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AOPA urges FAA to move forward with realistic WAAS certification program now that signal is available full-timeAOPA urges FAA to move forward with realistic WAAS certification program now that signal is available full-time

AOPA urges FAA to move forward with realistic WAAS certification program now that signal is available full-time

Following the FAA's August 24 announcement that the GPS Wide Area Augmentation System (WAAS) signal is now available full-time, the Aircraft Owners and Pilots Association is urging the agency to move forward with a realistic certification program for the enhanced satellite navigation system.

"This announcement means that we've moved one step closer to what AOPA has long been advocating—a satellite-based navigation system that can provide accurate instrument approaches to virtually any airport," said AOPA President Phil Boyer. "Now the FAA must move forward with a WAAS certification program that focuses on what's needed and achievable and not demand an impossible standard of theoretical perfection."

The FAA said last week that WAAS had successfully completed a 21-day stability test, allowing immediate use of the system by a broad range of users. (WAAS enhances the GPS signal to provide improved accuracy, availability, reliability, and integrity.) The test showed the WAAS system can operate without interruption and provide a horizontal signal accuracy of one to two meters and a vertical accuracy of two to three meters.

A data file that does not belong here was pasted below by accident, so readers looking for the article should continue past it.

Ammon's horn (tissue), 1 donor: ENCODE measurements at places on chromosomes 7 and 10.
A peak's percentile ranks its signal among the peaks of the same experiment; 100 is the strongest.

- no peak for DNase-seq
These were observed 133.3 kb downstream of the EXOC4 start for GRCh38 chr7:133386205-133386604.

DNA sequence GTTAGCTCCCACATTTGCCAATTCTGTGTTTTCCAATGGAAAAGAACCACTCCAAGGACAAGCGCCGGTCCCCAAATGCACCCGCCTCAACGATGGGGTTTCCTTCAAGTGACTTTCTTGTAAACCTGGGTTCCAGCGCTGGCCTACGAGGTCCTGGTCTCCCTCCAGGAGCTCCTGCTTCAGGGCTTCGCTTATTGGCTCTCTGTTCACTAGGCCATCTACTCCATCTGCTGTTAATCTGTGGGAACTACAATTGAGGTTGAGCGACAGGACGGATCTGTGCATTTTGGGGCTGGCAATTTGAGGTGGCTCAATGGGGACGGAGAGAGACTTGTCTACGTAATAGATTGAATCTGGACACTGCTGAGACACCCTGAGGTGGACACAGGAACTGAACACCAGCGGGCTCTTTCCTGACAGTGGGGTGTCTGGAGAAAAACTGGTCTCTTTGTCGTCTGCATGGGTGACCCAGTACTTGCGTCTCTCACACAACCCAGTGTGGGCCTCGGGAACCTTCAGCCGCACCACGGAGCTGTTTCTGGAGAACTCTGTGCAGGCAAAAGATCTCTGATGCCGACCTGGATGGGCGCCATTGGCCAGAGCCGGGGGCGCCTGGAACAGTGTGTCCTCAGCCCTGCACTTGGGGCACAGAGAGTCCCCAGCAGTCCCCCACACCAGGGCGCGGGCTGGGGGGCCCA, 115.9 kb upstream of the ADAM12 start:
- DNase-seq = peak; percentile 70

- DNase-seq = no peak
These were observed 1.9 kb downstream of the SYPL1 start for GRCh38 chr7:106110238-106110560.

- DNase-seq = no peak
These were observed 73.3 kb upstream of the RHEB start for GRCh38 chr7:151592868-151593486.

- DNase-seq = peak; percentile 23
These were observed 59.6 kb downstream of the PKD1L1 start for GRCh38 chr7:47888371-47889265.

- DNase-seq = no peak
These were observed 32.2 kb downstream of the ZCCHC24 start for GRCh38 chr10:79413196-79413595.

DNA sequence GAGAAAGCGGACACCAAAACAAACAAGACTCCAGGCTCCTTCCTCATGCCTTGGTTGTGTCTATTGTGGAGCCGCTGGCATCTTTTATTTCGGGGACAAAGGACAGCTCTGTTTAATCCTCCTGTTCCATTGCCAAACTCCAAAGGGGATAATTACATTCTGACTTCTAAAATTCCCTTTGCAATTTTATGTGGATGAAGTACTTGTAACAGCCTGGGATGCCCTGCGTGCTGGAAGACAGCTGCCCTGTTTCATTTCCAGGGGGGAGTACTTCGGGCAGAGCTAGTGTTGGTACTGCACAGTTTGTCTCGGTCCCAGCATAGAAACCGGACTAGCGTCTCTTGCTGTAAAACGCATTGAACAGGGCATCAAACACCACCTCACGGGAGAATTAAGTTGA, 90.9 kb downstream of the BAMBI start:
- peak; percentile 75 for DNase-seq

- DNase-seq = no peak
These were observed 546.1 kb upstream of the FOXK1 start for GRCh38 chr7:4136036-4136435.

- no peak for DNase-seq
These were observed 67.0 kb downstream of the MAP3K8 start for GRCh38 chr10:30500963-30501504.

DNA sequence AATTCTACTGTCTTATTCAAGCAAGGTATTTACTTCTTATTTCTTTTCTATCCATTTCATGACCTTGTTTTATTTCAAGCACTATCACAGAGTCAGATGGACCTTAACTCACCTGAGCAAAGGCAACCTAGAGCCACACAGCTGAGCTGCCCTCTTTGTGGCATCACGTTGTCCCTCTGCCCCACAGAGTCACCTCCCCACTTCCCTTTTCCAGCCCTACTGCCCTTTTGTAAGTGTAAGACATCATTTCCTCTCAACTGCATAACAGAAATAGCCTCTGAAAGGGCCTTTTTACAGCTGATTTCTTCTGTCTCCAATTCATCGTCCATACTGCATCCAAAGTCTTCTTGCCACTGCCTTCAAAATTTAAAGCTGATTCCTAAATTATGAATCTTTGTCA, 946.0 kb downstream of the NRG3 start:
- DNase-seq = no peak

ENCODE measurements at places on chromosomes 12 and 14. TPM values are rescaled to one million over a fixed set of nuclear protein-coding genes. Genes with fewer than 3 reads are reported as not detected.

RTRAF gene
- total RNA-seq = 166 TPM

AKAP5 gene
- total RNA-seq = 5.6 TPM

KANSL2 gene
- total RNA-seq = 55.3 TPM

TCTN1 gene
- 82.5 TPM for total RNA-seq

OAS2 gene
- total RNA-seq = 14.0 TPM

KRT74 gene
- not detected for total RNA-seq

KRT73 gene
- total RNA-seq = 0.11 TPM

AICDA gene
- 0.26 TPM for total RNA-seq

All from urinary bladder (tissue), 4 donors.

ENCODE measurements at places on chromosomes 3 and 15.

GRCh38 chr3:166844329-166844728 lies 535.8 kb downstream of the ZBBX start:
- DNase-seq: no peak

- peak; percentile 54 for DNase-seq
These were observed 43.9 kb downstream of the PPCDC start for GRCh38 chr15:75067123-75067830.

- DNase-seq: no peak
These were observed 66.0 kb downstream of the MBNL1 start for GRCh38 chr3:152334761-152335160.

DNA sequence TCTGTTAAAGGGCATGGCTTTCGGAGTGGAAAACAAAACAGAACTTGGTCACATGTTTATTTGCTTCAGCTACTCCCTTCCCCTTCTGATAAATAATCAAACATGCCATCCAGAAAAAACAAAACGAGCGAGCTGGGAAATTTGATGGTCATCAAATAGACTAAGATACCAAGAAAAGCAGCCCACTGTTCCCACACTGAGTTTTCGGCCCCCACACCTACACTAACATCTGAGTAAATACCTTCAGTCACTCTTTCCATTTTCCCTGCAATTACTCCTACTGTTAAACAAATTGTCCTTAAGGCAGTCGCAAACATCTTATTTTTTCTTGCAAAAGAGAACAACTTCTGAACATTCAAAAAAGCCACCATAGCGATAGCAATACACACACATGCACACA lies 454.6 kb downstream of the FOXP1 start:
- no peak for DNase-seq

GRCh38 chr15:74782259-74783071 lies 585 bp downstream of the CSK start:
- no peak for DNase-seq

"GPS-WAAS, coupled with the new generation of multifunction displays (MFDs), gives a tremendous benefit today for all aviation users to augment their primary means of navigation," said Boyer. "We can use WAAS now, for example, to show a pilot precisely where he is on an airport. That can help reduce runway incursions."

Boyer noted that detailed airport taxi diagrams are currently being developed for MFD and GPS databases, and avionics manufacturers are developing WAAS receivers. Such new technology avionics systems will also provide improved terrain awareness for pilots using the WAAS signal.

"Even though GPS-WAAS isn't yet approved for IFR operations, the improved situational awareness available from WAAS means this system has real utility for general aviation even as a supplemental means of navigation," said Boyer.

Raytheon, the contractor developing WAAS for the FAA, will operate the system on a continuous basis, interrupting it only as necessary to upgrade or test the system.

AOPA has been the leading advocate of GPS for civilian use. The association's 1990 seminal report to Congress, "The Future Is Now," helped open the military navigation system to widespread civilian applications ranging from aviation to surveying to automobile navigation systems.

The 360,000-member Aircraft Owners and Pilots Association is the world's largest civil aviation organization. More than one half of the nation's pilots are AOPA members.

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August 29, 2000

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